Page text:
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Christina Rossetti, John Keble, and the Divine Gaze

Christina Rossetti, John Keble, and the Divine Gaze ESTHER T. HU lthough William Michael claimed that his sister "thought nothing of Keble as a poet," marginalia in Christina Rossetti's copy of The Christian Year (1827) show Keble's influence on her developing religious voice and vision.1 Recent scholarship has examined Rossetti's indebtedness to Keble and the Tractarian tradition: Diane D'Amico and David Kent's review, "Rossetti and the Tractarians,"2 traces contributions by Raymond Chapman, G. B. Tennyson, Linda Marshall, Antony Harrison, Mary Arseneau, Lorraine Kooistra, and others who have explored the connections between Rossetti and the Oxford Movement. Nevertheless, in reading Rossetti's St. Peter poems in tandem with Keble's "St. Peter's Day," from The Christian Year, we notice the poetic and theological distinctiveness of Rossetti's devotional poetics. Whereas Keble emphasizes St. Peter's prerogative and power of apostolic responsibility transmitted from Christ's divine commission,3 Rossetti emphasizes individual penitence and humility inspired by St. Peter's denial of knowing Christ, and Christ's movement in subsequently turning and looking at him. Rossetti transfigures the Divine Look, which appears in three stanzas in "St. Peter's Day," into a moment of sustained encounter: a gaze.4 She connects her St. Peter poems through the gesture of turning and looking, which becomes, in analogical terms, an http://www.deepdyve.com/assets/images/DeepDyve-Logo-lg.png Victorian Poetry West Virginia University Press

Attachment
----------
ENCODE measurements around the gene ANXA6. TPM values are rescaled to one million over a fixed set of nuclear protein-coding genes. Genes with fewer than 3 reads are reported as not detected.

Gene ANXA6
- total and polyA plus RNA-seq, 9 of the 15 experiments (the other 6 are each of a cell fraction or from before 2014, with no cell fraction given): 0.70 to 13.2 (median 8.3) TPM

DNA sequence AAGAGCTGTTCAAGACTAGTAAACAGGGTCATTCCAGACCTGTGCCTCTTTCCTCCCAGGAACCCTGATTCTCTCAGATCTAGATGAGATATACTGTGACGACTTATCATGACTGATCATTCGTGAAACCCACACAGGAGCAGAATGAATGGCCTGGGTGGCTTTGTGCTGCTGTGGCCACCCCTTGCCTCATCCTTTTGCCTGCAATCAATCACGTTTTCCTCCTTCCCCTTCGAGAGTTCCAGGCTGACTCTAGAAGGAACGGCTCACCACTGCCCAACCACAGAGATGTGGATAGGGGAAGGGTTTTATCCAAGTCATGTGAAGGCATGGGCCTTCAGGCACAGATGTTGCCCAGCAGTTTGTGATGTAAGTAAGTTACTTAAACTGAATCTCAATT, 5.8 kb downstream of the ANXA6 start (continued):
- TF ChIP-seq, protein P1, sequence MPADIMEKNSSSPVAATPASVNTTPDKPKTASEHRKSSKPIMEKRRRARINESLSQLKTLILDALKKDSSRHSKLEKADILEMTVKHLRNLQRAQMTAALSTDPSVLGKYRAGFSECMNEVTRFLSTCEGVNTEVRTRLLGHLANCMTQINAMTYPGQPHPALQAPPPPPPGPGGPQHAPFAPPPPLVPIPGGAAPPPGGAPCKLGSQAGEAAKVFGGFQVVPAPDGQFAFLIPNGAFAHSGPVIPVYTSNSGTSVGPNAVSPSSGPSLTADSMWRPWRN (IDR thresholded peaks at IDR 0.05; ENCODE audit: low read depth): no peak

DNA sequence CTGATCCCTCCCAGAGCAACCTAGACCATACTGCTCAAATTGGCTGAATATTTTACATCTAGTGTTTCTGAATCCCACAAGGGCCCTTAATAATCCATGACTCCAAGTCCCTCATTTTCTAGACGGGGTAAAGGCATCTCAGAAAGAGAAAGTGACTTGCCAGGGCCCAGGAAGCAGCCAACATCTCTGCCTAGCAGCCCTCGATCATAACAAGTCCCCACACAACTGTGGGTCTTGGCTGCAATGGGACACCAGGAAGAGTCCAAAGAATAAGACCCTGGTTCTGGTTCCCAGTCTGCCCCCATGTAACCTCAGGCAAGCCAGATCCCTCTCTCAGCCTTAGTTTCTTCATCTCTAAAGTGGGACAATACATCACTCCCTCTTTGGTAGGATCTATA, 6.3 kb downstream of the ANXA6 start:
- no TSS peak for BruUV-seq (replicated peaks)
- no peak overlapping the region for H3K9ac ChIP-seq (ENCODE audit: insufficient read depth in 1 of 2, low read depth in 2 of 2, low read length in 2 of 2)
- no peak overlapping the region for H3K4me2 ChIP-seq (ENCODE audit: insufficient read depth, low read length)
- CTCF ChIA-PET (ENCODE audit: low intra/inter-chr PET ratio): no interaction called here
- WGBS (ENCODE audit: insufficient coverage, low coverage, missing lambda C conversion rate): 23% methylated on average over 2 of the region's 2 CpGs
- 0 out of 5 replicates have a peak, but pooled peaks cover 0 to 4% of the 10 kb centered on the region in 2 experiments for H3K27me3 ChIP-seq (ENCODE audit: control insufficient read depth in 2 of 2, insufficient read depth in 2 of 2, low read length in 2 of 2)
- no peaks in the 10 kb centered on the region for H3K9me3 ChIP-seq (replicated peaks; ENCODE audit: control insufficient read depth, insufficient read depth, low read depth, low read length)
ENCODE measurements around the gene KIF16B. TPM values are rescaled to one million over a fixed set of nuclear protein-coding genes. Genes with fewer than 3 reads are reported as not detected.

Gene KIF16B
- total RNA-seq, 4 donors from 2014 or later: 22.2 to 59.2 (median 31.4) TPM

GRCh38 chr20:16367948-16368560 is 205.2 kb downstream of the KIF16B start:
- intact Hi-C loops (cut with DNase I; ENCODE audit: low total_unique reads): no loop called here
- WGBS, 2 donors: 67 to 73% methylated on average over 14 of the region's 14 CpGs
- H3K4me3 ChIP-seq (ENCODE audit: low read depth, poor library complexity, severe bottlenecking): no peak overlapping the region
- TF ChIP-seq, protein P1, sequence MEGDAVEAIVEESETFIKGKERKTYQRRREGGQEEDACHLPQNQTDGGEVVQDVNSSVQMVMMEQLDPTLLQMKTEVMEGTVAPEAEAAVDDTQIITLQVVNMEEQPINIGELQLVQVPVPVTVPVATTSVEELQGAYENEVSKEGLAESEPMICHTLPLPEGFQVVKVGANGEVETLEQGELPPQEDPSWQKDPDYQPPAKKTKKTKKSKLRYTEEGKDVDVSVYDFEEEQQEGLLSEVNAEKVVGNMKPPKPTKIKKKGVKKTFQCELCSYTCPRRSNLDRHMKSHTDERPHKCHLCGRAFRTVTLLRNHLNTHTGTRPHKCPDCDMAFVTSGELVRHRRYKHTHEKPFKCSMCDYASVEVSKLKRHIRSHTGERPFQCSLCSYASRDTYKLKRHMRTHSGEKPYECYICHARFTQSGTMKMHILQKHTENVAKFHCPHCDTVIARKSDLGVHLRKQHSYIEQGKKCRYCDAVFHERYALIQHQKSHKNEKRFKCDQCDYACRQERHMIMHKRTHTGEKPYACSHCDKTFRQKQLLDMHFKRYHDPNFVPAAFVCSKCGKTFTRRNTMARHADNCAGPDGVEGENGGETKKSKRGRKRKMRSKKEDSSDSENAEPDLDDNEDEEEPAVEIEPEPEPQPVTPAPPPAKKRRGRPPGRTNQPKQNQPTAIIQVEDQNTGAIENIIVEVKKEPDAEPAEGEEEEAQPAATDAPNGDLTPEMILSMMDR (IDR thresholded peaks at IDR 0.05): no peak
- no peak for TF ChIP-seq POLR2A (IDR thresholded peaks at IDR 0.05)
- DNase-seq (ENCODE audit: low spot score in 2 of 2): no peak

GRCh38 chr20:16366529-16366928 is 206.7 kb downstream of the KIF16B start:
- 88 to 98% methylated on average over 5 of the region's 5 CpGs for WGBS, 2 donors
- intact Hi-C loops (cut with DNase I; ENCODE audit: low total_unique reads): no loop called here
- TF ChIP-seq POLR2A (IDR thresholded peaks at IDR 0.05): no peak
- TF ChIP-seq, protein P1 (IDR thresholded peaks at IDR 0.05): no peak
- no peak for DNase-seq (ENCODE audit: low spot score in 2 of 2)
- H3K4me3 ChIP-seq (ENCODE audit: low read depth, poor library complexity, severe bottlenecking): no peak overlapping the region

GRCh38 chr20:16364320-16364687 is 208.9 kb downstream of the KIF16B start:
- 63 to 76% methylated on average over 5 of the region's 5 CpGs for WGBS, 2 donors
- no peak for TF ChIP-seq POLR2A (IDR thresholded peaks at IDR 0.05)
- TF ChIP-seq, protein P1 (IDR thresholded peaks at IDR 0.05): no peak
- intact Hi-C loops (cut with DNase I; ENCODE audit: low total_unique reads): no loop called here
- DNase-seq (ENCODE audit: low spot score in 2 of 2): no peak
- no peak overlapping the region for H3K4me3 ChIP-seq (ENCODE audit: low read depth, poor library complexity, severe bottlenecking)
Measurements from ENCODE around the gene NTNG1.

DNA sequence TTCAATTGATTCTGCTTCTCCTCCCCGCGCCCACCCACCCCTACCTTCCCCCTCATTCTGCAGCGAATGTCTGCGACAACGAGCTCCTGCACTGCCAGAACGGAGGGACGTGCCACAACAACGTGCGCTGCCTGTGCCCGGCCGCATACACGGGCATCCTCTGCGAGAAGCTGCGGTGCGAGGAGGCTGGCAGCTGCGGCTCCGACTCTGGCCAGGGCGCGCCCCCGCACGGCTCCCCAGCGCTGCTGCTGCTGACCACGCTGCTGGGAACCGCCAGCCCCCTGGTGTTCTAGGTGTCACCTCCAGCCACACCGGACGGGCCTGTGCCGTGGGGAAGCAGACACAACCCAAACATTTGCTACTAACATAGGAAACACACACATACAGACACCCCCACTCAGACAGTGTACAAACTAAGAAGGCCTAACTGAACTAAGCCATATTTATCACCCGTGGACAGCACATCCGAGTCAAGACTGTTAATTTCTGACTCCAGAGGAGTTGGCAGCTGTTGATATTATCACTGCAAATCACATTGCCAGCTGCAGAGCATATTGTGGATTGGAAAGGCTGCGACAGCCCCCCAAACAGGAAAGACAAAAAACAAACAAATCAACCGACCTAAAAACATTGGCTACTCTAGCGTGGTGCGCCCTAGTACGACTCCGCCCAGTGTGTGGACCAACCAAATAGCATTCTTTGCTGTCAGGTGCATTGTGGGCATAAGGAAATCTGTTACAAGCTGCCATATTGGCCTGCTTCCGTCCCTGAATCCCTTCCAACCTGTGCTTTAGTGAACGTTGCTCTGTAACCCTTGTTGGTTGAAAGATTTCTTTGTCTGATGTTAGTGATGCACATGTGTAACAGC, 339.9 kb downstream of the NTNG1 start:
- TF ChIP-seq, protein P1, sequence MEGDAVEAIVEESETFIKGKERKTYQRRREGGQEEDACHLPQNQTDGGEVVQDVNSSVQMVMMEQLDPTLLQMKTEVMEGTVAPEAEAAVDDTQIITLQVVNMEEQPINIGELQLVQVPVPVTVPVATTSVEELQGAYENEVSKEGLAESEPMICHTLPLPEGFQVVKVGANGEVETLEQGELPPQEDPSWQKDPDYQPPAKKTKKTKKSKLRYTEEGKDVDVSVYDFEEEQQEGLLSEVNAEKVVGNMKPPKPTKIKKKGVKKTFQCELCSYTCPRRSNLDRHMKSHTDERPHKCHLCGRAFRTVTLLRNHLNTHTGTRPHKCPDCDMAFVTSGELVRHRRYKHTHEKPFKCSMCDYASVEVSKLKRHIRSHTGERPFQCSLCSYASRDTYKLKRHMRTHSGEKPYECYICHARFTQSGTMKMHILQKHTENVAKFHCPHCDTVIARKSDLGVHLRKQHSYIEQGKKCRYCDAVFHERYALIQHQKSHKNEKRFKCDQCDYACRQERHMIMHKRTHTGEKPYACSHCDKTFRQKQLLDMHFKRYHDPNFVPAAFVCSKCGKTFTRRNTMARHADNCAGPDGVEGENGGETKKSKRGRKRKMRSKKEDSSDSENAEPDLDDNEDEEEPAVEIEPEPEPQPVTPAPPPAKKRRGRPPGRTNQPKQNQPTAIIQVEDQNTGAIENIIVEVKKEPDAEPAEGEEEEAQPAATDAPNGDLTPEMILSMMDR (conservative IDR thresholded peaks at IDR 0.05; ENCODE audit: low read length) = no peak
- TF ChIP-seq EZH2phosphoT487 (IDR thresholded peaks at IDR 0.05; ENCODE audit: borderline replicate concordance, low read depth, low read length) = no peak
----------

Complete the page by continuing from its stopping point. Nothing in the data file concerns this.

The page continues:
Christina Rossetti, John Keble, and the Divine Gaze

Victorian Poetry , Volume 46 (2) – Jun 15, 2008

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Publisher
West Virginia University Press
Copyright
Copyright © 2008 West Virginia University
ISSN
1530-7190
Publisher site
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Abstract

ESTHER T. HU lthough William Michael claimed that his sister "thought nothing of Keble as a poet," marginalia in Christina Rossetti's copy of The Christian Year (1827) show Keble's influence on her developing religious voice and vision.1 Recent scholarship has examined Rossetti's indebtedness to Keble and the Tractarian tradition: Diane D'Amico and David Kent's review, "Rossetti and the Tractarians,"2 traces contributions by Raymond Chapman, G. B. Tennyson, Linda Marshall, Antony Harrison, Mary Arseneau, Lorraine Kooistra, and others who have explored the connections between Rossetti and the Oxford Movement. Nevertheless, in reading Rossetti's St. Peter poems in tandem with Keble's "St. Peter's Day," from The Christian Year, we notice the poetic and theological distinctiveness of Rossetti's devotional poetics. Whereas Keble emphasizes St. Peter's prerogative and power of apostolic responsibility transmitted from Christ's divine commission,3 Rossetti emphasizes individual penitence and humility inspired by St. Peter's denial of knowing Christ, and Christ's movement in subsequently turning and looking at him. Rossetti transfigures the Divine Look, which appears in three stanzas in "St. Peter's Day," into a moment of sustained encounter: a gaze.4 She connects her St. Peter poems through the gesture of turning and looking, which becomes, in analogical terms, an

Journal

Victorian PoetryWest Virginia University Press

Published: Jun 15, 2008

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